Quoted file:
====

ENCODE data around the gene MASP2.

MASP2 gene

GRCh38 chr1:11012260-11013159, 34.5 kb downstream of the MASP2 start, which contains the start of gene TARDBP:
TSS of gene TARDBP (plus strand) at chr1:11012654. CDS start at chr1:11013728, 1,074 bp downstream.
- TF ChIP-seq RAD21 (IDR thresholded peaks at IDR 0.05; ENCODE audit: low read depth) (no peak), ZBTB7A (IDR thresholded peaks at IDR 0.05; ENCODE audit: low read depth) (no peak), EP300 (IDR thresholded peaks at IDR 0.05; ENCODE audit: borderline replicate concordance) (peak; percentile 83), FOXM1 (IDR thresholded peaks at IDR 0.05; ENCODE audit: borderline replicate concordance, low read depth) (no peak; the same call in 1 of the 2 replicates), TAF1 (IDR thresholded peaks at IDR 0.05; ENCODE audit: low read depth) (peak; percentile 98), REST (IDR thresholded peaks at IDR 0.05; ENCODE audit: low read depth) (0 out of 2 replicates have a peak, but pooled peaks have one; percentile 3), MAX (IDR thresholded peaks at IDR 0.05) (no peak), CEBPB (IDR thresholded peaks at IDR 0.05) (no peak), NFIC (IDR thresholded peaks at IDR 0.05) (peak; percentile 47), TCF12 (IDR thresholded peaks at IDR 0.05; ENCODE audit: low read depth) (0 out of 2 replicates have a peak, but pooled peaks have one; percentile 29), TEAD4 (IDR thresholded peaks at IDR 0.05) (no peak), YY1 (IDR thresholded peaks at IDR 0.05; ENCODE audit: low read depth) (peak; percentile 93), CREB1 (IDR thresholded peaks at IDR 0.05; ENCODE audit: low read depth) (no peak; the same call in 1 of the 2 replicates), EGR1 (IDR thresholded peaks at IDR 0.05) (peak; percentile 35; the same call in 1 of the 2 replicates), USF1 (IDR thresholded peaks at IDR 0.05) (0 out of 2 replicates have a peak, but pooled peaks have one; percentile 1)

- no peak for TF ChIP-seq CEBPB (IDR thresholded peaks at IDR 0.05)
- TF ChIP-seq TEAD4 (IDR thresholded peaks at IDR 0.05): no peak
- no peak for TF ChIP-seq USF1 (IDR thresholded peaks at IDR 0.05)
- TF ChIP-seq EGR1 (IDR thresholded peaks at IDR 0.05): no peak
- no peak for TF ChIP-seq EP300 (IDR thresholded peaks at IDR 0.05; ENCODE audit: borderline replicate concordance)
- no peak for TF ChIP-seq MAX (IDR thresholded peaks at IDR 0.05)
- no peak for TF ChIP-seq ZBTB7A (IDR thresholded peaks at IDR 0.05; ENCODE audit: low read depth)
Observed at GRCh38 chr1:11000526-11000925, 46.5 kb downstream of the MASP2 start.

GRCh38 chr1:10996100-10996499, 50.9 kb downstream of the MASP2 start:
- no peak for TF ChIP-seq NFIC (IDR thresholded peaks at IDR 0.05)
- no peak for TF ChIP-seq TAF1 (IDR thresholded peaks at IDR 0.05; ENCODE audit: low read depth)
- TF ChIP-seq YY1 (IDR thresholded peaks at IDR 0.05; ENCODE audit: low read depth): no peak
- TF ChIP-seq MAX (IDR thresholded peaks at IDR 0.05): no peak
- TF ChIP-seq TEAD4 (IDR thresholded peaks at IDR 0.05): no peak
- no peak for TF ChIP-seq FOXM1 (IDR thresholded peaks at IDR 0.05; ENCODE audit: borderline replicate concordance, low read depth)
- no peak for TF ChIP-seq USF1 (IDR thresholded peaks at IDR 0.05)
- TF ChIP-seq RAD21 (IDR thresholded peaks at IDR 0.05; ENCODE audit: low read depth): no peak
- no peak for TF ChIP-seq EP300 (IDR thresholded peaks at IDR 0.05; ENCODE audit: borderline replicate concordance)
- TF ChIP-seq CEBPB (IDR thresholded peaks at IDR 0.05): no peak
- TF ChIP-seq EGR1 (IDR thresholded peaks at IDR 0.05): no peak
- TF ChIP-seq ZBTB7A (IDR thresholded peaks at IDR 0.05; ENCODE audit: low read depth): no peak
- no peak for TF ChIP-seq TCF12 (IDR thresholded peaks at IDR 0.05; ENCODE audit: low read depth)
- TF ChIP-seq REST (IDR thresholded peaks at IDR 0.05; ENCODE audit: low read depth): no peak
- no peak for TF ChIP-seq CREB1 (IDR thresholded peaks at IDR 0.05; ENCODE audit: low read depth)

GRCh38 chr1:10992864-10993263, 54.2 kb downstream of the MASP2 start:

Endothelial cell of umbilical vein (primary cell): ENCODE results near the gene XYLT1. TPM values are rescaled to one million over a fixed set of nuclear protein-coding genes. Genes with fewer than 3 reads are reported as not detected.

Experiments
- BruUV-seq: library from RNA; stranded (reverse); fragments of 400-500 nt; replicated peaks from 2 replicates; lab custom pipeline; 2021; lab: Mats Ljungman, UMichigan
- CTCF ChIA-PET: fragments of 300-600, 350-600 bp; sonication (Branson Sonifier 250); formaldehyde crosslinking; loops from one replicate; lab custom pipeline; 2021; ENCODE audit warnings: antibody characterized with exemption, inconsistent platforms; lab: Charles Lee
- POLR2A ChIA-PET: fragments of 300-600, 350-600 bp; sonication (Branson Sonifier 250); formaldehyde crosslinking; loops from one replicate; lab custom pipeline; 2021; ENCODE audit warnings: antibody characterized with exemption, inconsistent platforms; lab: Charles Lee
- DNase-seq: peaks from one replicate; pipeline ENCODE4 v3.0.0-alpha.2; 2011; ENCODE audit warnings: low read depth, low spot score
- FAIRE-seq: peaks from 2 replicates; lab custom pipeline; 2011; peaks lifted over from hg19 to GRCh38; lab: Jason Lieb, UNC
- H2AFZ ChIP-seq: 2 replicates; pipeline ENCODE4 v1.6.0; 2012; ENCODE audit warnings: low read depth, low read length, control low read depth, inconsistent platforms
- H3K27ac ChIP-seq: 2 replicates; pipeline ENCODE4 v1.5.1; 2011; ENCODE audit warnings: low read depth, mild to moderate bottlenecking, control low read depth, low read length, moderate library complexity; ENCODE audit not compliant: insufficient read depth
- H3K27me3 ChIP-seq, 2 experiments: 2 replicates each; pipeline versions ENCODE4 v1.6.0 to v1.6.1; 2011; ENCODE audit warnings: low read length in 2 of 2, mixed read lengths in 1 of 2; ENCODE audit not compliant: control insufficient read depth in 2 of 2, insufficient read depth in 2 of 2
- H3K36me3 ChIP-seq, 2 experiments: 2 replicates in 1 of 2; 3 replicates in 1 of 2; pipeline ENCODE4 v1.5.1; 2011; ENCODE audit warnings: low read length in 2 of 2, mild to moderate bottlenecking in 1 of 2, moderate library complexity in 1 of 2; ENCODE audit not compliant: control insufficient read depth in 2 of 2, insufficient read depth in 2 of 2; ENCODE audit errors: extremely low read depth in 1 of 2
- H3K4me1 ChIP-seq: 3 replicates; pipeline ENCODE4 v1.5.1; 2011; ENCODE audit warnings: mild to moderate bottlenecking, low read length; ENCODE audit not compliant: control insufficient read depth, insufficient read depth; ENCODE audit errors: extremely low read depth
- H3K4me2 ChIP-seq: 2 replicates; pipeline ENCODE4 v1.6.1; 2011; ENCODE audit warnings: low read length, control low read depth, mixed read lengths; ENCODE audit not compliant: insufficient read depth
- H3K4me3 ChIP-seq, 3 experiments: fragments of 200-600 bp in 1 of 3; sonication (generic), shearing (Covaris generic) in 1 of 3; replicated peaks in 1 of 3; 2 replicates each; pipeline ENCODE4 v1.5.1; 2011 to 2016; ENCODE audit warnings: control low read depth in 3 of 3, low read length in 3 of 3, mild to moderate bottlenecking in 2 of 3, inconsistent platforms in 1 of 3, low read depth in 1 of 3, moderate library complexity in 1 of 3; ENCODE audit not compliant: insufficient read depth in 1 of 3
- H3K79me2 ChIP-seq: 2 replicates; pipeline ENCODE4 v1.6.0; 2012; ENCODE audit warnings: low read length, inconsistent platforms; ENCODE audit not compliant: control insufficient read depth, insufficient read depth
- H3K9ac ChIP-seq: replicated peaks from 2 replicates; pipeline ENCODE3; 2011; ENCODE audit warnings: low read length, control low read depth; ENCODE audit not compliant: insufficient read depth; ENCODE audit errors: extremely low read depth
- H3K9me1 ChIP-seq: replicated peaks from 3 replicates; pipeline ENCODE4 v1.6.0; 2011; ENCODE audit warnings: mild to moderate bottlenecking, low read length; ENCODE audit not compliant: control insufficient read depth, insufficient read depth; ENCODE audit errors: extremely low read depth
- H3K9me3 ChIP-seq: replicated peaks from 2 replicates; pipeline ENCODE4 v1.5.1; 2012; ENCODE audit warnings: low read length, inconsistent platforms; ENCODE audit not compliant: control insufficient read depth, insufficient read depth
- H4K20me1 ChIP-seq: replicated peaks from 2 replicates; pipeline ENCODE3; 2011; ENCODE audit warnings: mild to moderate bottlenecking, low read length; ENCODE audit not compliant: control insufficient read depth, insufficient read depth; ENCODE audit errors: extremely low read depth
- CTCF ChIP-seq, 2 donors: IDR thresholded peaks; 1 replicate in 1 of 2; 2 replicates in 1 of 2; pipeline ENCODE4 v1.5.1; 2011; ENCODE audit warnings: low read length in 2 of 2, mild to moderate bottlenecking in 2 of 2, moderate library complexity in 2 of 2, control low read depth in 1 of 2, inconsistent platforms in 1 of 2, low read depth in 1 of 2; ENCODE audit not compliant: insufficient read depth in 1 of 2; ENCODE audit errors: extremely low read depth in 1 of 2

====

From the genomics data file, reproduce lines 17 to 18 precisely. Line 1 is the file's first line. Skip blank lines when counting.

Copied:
- TF ChIP-seq YY1 (IDR thresholded peaks at IDR 0.05; ENCODE audit: low read depth): no peak
- TF ChIP-seq MAX (IDR thresholded peaks at IDR 0.05): no peak